Proof that there was an effect on interstate commerce is critical because it is jurisdictional. Stirone v. United States, 361 U.S. 212, 218, 80 S. Ct. 270, 4 L. Ed. 2d 252 (1960). Although the legislative history of Section 1644 and its successor, Section 1644(a), is scanty, and we have found no case where the issue was confined to the interstate transportation of credit card invoices, we are, however, convinced that Congress, when considering Section 1644, was well aware of the credit card system in the United States and its problems, as well as the effect on interstate travel. The language of the statute demonstrates that Congress intended to use its broadest constitutional power to provide a useful tool for punishment of any acts affecting interstate commerce through the fraudulent use of credit cards. United States v. Malatesta, 583 F.2d 748, 754 (5th Cir. 1978); United States v. Green, 494 F.2d 820, 826 (5th Cir.), cert. denied, 419 U.S. 1004, 95 S. Ct. 325, 42 L. Ed. 2d 280 (1974). Consequently, we hold that the interstate movement of credit card invoices or tickets issued after credit card purchases supplies the requirement of Section 1644(a).
The trial judge instructed the jury that one of the essential elements of the offense charged was "a transaction affecting interstate commerce." After a definition of the term "transaction" the jury was told that its function was limited to a determination as to the existence of a transaction as defined in the statute, and that whether it had an "effect on interstate commerce" was a question of law to be determined by the court. Although the instructions on the issue of interstate commerce are not a model of clarity, the evidence as to the interstate movement of the credit card invoices was not in dispute. Consequently, there was no prejudicial error. United States v. Mikelberg, supra.
As a witness for the prosecution, Williamson related the activities of him and Lomax in connection with the use of his mother's credit card. He also testified on direct examination that he had previously stolen two of his mother's government checks and cashed them after forging her endorsement. He had not been convicted for those crimes. On cross-examination, counsel for Lomax sought to introduce the original checks into evidence. The witness having admitted the theft of the checks and the forgery of his mother's endorsement thereon, their acceptance into evidence would have been needless. The court did not abuse its discretion in rejecting the cumulative evidence; furthermore, no substantial right of Lomax was affected. Fed.R.Evid. 103(a), 403, 608(b); Hamling v. United States, 418 U.S. 87, 127, 94 S. Ct. 2887, 41 L. Ed. 2d 590 (1974); United States v. Haynes, 554 F.2d 231 (5th Cir. 1977); United States v. Estell, 539 F.2d 697 (10th Cir.), cert. denied, 429 U.S. 982, 97 S. Ct. 497, 50 L. Ed. 2d 592 (1976).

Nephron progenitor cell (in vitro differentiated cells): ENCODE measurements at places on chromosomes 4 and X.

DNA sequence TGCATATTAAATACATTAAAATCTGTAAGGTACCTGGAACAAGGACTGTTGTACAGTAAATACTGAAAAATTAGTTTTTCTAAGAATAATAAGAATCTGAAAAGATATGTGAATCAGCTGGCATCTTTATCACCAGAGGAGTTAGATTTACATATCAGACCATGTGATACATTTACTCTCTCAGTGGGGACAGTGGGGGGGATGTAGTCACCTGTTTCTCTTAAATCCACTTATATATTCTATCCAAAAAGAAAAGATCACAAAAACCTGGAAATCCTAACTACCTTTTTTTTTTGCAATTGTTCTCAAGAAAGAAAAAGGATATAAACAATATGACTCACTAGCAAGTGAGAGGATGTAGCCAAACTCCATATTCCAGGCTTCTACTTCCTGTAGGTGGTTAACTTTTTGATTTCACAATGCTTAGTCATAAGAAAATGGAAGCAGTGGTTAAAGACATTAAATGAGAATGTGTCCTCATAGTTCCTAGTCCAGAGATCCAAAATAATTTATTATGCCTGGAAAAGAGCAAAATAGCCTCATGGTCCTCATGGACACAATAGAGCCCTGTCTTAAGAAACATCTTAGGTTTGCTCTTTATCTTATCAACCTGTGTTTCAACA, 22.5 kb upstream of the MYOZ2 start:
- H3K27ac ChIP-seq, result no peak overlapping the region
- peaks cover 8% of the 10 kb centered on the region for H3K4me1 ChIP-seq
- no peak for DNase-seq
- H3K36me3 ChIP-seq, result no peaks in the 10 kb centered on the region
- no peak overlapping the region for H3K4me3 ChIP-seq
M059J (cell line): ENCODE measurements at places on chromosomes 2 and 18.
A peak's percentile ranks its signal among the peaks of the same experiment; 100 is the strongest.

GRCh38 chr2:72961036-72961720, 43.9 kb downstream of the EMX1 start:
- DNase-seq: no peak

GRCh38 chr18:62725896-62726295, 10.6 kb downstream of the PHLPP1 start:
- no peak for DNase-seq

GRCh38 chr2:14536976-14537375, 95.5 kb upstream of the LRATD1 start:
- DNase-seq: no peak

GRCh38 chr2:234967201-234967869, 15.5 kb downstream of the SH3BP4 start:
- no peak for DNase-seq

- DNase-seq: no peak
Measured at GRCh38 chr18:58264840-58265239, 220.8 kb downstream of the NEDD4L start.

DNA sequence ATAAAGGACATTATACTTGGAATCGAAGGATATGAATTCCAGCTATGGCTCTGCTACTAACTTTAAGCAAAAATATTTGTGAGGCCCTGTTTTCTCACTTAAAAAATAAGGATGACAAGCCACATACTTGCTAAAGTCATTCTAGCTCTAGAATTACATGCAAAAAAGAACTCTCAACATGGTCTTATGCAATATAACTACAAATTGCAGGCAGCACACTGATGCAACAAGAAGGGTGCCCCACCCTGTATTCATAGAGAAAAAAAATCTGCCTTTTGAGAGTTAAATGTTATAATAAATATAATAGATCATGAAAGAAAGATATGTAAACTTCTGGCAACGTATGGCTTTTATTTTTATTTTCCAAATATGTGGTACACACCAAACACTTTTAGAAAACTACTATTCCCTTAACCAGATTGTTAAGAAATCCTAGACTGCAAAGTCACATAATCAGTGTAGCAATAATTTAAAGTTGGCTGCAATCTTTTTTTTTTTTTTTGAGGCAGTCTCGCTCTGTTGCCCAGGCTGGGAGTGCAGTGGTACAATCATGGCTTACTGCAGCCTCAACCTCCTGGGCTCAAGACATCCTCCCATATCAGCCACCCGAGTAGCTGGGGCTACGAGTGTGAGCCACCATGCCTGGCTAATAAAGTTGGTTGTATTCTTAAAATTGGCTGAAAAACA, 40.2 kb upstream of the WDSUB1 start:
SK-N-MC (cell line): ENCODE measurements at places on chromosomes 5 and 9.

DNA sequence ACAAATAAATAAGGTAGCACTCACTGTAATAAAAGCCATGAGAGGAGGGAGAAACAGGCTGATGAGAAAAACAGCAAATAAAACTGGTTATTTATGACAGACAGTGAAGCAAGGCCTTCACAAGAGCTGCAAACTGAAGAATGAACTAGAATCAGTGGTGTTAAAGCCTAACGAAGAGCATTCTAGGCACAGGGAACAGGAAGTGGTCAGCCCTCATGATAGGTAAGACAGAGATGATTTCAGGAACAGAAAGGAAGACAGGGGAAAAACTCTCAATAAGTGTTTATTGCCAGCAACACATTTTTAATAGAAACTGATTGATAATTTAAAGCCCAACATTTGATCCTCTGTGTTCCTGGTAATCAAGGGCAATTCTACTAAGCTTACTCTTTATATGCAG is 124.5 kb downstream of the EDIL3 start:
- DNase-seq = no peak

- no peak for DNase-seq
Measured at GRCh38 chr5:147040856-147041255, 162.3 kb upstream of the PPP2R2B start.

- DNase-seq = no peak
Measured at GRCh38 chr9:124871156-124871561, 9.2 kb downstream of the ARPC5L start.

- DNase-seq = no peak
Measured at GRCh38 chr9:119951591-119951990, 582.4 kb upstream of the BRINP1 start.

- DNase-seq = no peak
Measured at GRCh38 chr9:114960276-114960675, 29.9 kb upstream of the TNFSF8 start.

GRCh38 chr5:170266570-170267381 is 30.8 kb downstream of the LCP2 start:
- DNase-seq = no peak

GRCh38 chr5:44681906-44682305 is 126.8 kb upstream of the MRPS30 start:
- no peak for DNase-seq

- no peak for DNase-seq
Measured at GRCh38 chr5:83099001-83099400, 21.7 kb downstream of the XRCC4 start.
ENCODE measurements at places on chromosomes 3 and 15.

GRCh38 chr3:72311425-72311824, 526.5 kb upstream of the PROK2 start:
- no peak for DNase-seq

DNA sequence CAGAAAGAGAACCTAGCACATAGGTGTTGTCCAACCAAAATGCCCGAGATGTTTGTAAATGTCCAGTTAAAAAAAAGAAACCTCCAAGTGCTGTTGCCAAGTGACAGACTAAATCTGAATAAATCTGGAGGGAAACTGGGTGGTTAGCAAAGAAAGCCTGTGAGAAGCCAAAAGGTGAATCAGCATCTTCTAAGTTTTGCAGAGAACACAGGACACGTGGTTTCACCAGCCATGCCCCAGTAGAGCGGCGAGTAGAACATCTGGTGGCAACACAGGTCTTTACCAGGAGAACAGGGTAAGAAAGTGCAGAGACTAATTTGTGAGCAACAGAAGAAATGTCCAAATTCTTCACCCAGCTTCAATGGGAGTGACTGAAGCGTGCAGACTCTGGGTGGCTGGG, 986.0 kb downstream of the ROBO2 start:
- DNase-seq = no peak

Section 1644(a) states:
Whoever knowingly in a transaction affecting interstate or foreign commerce, uses or attempts or conspires to use any counterfeit, fictitious, altered, forged, lost, stolen, or fraudulently obtained credit card to obtain money, goods, services, or anything else of value which within any one-year period has a value aggregating $1,000 or more;
shall be fined not more than $10,000 or imprisoned not more than ten years, or both.
Referring to the extent of credit cards in use in the United States and the resulting fraud losses, Justice White said in his dissent in United States v. Maze, 414 U.S. 395, 416, 94 S. Ct. 645, 656, 38 L. Ed. 2d 603 (1974):
. . . In this era of the "cashless" society, Americans are increasingly resorting to the use of credit cards in their day-to-day consumer purchases. Today well over 300 million credit cards are in circulation, and annual charges exceed $60 billion. In 1969 alone, 1.5 million credit cards were lost or stolen, resulting in fraud losses exceeding $100 million. 115 Cong.Rec. 38987 (1969). Current estimates of annual credit card fraud losses are put as high as $200 million. Cleveland, Bank Credit Cards: Issuers, Merchants, and Users, 90 Banking L.J. 719, 729 (1973). Under the result reached by the majority, only those credit card frauds exceeding $5,000 covered by 15 U.S.C. § 1644 will be subject to federal criminal jurisdiction.
See also Note 2 of Justice White's dissent.
This court reached the same conclusion in United States v. Lynn, 461 F.2d 759 (1972)